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Does Nature Need to be Nurtured?

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Some say that the differences between boys and girls are just aping nature, but studies of primates tell a more complex story

"Boys will by boys" by Nathaniel Gold

"Boys will by boys" by Nathaniel Gold

“Boys will be boys” is a popular refrain in schools. A bit of rough and tumble at break time? That’s natural. Likewise, “girls will be girls” is accepted without question. Some feel justified in assuming that female students will choose to compete only in small peer groups and will do so by criticizing or excluding one another. Again, this is deemed “natural.”

These preconceptions about the behavioral tendencies of the sexes tend – consciously or unconsciously – to influence how teachers react to students’ actions and thus how behavior management in schools is conducted. But would we respond differently if it could be proved that the behaviors we labelled as natural were nothing of the sort? Could it be that we are encouraging behaviors that are nurtured rather than innate?

Classroom dynamics are complicated and teachers are rightly conflicted about how to proceed when certain gender norms seem pervasive. How do we reconcile nature and nurture when conducting our lessons?

I am the father of a five-year-old boy and have had experience in elementary school classrooms, teaching students aged 4 to 12, from kindergarten through to the 6th grade. You would think that this would provide a lot of answers. But most of what I have learned about childhood behavior comes from the study of primates.

During my PhD in evolutionary anthropology, my research looked at the common features we share with monkeys and apes. Because our species relies so heavily on socialization, it can be difficult to untangle the nature-nurture issue. However, it turns out that we can answer questions about human nature by looking to our closest evolutionary relatives.

The first fact to make clear is that all social mammals play. Chasing, climbing and play fighting are ways for young animals to gain the behavioral and social skills they will need as adults. But to understand why we evolved to “monkey around,” we are best off looking at primates.

Like us, monkeys and apes have a long period of childhood dependency and rely on nuanced social cues to navigate their world as adults. By investigating how primates use social play we can better understand the same behavior in ourselves.

In February this year, the internationally renowned primatologist Jane Goodall joined a team of scientists for a study of play behavior among chimpanzees at the Gombe National Park in Tanzania. Led by Elizabeth Lonsdorf of Franklin and Marshall College, the researchers analyzed the behavior of 20 male and female chimps aged 30-36 months, a period when they begin playing out of arm’s reach of their mothers. By measuring how many individuals the young chimpanzees came into contact with, how they played and who they played with, the researchers were able to find patterns among the sexes.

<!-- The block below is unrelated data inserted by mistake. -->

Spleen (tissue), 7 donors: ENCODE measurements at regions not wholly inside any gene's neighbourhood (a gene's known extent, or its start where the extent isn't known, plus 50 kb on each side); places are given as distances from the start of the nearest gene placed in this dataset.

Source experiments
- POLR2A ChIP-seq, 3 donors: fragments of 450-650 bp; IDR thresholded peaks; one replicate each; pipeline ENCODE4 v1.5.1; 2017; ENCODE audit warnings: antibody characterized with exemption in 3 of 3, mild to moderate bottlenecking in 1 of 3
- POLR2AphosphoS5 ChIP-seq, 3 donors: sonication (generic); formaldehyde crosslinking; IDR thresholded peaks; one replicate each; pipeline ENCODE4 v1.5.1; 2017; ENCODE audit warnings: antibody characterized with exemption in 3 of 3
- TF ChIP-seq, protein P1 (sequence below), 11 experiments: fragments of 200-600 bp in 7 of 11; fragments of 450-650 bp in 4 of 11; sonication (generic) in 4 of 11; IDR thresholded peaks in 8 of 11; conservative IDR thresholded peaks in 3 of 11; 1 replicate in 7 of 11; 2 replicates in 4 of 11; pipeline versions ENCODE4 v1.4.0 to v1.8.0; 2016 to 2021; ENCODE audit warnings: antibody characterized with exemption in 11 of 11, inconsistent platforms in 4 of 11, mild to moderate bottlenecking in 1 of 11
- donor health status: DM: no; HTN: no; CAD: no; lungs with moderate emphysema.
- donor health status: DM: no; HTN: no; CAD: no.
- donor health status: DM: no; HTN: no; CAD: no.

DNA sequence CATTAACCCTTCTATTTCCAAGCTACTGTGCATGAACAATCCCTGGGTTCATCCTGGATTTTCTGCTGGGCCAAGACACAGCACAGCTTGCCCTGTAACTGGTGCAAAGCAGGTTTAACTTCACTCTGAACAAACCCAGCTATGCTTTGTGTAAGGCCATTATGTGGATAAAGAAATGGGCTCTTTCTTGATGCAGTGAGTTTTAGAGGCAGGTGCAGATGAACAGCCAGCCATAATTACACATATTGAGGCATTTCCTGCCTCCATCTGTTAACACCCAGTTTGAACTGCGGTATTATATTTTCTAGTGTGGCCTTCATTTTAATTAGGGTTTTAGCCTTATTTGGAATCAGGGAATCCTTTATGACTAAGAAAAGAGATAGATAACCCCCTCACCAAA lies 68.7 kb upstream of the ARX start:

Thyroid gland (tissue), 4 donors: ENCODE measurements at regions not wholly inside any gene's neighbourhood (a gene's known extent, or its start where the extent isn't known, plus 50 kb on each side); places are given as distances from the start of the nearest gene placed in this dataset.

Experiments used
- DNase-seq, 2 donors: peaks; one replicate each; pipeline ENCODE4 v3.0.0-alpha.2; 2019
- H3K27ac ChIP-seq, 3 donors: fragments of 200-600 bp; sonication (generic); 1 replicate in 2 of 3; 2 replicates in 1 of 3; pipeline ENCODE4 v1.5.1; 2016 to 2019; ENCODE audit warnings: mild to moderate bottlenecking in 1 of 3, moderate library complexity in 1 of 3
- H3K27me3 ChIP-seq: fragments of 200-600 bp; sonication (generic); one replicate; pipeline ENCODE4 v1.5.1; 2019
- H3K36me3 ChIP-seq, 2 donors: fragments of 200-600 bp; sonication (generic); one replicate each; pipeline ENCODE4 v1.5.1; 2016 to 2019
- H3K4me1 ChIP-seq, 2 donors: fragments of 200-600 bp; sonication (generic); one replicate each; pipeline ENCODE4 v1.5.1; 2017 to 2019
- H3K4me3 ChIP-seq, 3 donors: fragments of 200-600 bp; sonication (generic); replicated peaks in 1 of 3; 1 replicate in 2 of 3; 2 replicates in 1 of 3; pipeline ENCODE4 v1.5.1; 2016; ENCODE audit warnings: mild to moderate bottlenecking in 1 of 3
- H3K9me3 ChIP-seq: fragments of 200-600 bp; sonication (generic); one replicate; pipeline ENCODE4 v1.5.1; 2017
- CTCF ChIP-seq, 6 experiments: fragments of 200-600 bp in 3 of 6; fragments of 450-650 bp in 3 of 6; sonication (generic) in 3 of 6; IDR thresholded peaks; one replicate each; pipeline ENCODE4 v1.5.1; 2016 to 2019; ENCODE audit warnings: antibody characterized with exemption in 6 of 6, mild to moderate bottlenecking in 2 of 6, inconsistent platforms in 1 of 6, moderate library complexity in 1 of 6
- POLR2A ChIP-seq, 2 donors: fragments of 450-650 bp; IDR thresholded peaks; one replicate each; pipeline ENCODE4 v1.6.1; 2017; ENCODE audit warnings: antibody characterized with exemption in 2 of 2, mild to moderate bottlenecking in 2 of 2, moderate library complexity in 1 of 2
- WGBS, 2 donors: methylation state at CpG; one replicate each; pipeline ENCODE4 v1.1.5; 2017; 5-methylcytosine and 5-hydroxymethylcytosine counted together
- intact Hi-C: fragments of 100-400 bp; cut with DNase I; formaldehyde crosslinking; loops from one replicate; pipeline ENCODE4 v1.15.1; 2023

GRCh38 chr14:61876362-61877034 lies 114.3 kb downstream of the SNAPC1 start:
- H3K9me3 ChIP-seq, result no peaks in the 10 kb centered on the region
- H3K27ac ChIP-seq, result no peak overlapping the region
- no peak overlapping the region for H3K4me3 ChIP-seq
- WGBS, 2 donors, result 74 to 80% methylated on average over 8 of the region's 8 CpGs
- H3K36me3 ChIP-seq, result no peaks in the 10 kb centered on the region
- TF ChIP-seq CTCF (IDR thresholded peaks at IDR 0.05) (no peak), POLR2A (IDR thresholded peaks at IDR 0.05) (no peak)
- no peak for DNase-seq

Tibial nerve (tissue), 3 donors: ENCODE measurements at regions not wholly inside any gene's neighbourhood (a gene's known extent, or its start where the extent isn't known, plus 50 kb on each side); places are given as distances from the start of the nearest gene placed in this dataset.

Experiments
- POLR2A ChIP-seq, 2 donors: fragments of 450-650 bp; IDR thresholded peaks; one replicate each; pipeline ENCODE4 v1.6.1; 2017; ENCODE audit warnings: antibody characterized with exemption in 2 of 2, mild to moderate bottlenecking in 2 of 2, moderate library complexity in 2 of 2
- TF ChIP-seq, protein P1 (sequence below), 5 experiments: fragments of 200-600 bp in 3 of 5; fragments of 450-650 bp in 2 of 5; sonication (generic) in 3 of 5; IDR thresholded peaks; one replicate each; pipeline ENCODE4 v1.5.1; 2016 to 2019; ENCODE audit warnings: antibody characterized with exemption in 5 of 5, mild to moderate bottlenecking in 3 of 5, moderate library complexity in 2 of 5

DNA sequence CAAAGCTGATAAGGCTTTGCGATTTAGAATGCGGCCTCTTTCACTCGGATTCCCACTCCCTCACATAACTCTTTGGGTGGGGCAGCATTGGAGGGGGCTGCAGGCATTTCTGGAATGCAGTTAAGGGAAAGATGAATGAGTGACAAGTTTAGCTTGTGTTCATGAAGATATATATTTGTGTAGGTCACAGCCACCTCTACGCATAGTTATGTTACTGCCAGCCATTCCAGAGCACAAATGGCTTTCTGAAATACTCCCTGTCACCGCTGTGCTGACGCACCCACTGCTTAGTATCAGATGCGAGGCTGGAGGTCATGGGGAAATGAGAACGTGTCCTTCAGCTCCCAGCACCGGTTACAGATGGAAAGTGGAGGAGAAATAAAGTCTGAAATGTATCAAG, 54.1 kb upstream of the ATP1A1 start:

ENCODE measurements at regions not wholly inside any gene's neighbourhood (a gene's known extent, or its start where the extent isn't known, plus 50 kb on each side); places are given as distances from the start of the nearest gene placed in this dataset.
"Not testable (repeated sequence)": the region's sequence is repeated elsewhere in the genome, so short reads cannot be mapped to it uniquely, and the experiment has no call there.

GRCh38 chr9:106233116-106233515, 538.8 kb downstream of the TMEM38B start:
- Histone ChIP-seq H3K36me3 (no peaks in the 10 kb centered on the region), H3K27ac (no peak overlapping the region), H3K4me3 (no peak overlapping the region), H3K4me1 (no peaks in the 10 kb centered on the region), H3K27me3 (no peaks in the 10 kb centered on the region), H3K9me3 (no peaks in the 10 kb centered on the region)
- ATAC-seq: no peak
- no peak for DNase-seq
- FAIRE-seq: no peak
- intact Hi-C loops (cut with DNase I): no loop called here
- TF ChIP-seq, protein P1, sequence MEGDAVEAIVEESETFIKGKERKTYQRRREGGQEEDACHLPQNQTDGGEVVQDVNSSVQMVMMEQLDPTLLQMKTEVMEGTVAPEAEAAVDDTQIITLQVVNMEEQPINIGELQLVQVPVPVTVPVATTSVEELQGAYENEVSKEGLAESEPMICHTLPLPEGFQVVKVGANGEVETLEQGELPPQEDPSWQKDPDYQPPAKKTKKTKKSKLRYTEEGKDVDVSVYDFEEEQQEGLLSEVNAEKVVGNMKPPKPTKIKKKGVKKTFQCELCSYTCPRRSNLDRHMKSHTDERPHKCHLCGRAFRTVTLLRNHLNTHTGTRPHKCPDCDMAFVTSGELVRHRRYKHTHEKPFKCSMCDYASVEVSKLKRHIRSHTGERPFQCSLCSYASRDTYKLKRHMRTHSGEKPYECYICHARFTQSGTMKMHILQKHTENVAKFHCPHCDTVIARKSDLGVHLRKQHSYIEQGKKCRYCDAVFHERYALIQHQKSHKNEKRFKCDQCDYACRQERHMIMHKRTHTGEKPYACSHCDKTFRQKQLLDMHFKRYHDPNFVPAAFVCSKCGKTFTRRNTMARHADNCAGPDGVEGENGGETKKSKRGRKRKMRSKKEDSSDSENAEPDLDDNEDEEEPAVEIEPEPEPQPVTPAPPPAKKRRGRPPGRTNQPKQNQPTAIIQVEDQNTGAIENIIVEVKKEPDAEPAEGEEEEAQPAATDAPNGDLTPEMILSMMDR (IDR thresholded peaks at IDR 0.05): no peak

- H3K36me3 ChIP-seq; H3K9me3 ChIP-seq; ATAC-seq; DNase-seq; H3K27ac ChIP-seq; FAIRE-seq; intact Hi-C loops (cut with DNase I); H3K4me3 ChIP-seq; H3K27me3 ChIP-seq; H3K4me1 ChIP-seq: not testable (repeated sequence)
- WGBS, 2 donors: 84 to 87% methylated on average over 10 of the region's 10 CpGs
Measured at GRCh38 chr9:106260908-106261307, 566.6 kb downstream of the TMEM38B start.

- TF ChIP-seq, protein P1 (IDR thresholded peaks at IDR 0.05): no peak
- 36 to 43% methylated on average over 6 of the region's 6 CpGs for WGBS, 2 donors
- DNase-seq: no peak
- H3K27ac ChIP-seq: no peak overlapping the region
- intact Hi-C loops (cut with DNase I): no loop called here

It turns out that male chimpanzees have a much larger social network than females – nearly twice as large – and are much more likely to engage in rough-and-tumble play, a pattern the researchers note has also been documented in multiple monkey species. The preconceptions of teachers, it would seem, are right.

In their report, the researchers conclude: “While gender socialization in humans may play a role in magnifying the differences between young males and females, these behavioral sex differences are fundamentally rooted in our biological and evolutionary heritage.”

In other words, boys and girls play differently today because gendered behavior allowed more of our ancestors to survive and reproduce.

However, this is only half the story. Humans and chimpanzees are sister species, but we have a rarely acknowledged third sibling known as the bonobo. All three shared a common ancestor approximately 6 million years ago. Most studies looking to understand the evolution of human behavior use chimpanzees as a model to explain who we were and how we came to be the way we are today. But if we want to understand whether certain behaviors are natural for humans, we need to compare ourselves to both our close relatives.

It turns out that when we include bonobos along with chimpanzees, we get a very different picture about the potential range of natural behavior. In 2006 at the University of Pisa in Italy, Elisabetta Palagi conducted a study comparing the social play between bonobos and chimps that turned the gender question on its head. What she found was that bonobos engaged in significantly more rough-and-tumble play than chimpanzees and that young females were the roughhousing champions, displaying the behavior more than twice as often as males. So are females just as naturally wired for this form of play?